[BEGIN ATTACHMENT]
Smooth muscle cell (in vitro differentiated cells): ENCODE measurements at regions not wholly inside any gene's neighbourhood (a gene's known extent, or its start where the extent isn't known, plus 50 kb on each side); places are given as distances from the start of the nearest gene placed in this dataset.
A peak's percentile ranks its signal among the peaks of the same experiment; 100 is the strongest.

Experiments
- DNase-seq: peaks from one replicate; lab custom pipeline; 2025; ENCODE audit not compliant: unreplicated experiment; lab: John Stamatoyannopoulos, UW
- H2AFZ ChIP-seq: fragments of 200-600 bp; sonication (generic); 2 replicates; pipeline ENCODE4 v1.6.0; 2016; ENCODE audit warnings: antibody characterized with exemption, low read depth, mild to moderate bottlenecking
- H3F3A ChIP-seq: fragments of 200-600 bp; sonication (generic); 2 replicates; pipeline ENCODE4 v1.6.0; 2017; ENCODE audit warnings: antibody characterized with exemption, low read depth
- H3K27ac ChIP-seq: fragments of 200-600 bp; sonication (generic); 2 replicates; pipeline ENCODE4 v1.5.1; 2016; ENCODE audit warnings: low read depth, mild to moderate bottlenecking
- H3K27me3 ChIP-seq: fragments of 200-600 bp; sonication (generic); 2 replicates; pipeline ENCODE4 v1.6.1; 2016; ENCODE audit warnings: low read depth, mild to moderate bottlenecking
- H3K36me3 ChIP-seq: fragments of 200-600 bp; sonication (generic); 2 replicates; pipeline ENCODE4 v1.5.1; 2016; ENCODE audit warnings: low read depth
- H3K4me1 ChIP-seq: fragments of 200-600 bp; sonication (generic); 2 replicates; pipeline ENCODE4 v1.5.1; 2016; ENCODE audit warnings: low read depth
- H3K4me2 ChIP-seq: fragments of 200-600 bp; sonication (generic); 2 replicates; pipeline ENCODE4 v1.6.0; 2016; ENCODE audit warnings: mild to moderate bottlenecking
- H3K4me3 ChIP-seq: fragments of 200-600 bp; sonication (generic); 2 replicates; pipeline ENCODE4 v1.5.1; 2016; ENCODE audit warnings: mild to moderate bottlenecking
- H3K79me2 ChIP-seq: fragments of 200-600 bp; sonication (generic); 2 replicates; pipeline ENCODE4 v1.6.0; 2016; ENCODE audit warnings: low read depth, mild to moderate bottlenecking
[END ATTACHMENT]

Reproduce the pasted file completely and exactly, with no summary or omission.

Smooth muscle cell (in vitro differentiated cells): ENCODE measurements at regions not wholly inside any gene's neighbourhood (a gene's known extent, or its start where the extent isn't known, plus 50 kb on each side); places are given as distances from the start of the nearest gene placed in this dataset.
A peak's percentile ranks its signal among the peaks of the same experiment; 100 is the strongest.

Experiments
- DNase-seq: peaks from one replicate; lab custom pipeline; 2025; ENCODE audit not compliant: unreplicated experiment; lab: John Stamatoyannopoulos, UW
- H2AFZ ChIP-seq: fragments of 200-600 bp; sonication (generic); 2 replicates; pipeline ENCODE4 v1.6.0; 2016; ENCODE audit warnings: antibody characterized with exemption, low read depth, mild to moderate bottlenecking
- H3F3A ChIP-seq: fragments of 200-600 bp; sonication (generic); 2 replicates; pipeline ENCODE4 v1.6.0; 2017; ENCODE audit warnings: antibody characterized with exemption, low read depth
- H3K27ac ChIP-seq: fragments of 200-600 bp; sonication (generic); 2 replicates; pipeline ENCODE4 v1.5.1; 2016; ENCODE audit warnings: low read depth, mild to moderate bottlenecking
- H3K27me3 ChIP-seq: fragments of 200-600 bp; sonication (generic); 2 replicates; pipeline ENCODE4 v1.6.1; 2016; ENCODE audit warnings: low read depth, mild to moderate bottlenecking
- H3K36me3 ChIP-seq: fragments of 200-600 bp; sonication (generic); 2 replicates; pipeline ENCODE4 v1.5.1; 2016; ENCODE audit warnings: low read depth
- H3K4me1 ChIP-seq: fragments of 200-600 bp; sonication (generic); 2 replicates; pipeline ENCODE4 v1.5.1; 2016; ENCODE audit warnings: low read depth
- H3K4me2 ChIP-seq: fragments of 200-600 bp; sonication (generic); 2 replicates; pipeline ENCODE4 v1.6.0; 2016; ENCODE audit warnings: mild to moderate bottlenecking
- H3K4me3 ChIP-seq: fragments of 200-600 bp; sonication (generic); 2 replicates; pipeline ENCODE4 v1.5.1; 2016; ENCODE audit warnings: mild to moderate bottlenecking
- H3K79me2 ChIP-seq: fragments of 200-600 bp; sonication (generic); 2 replicates; pipeline ENCODE4 v1.6.0; 2016; ENCODE audit warnings: low read depth, mild to moderate bottlenecking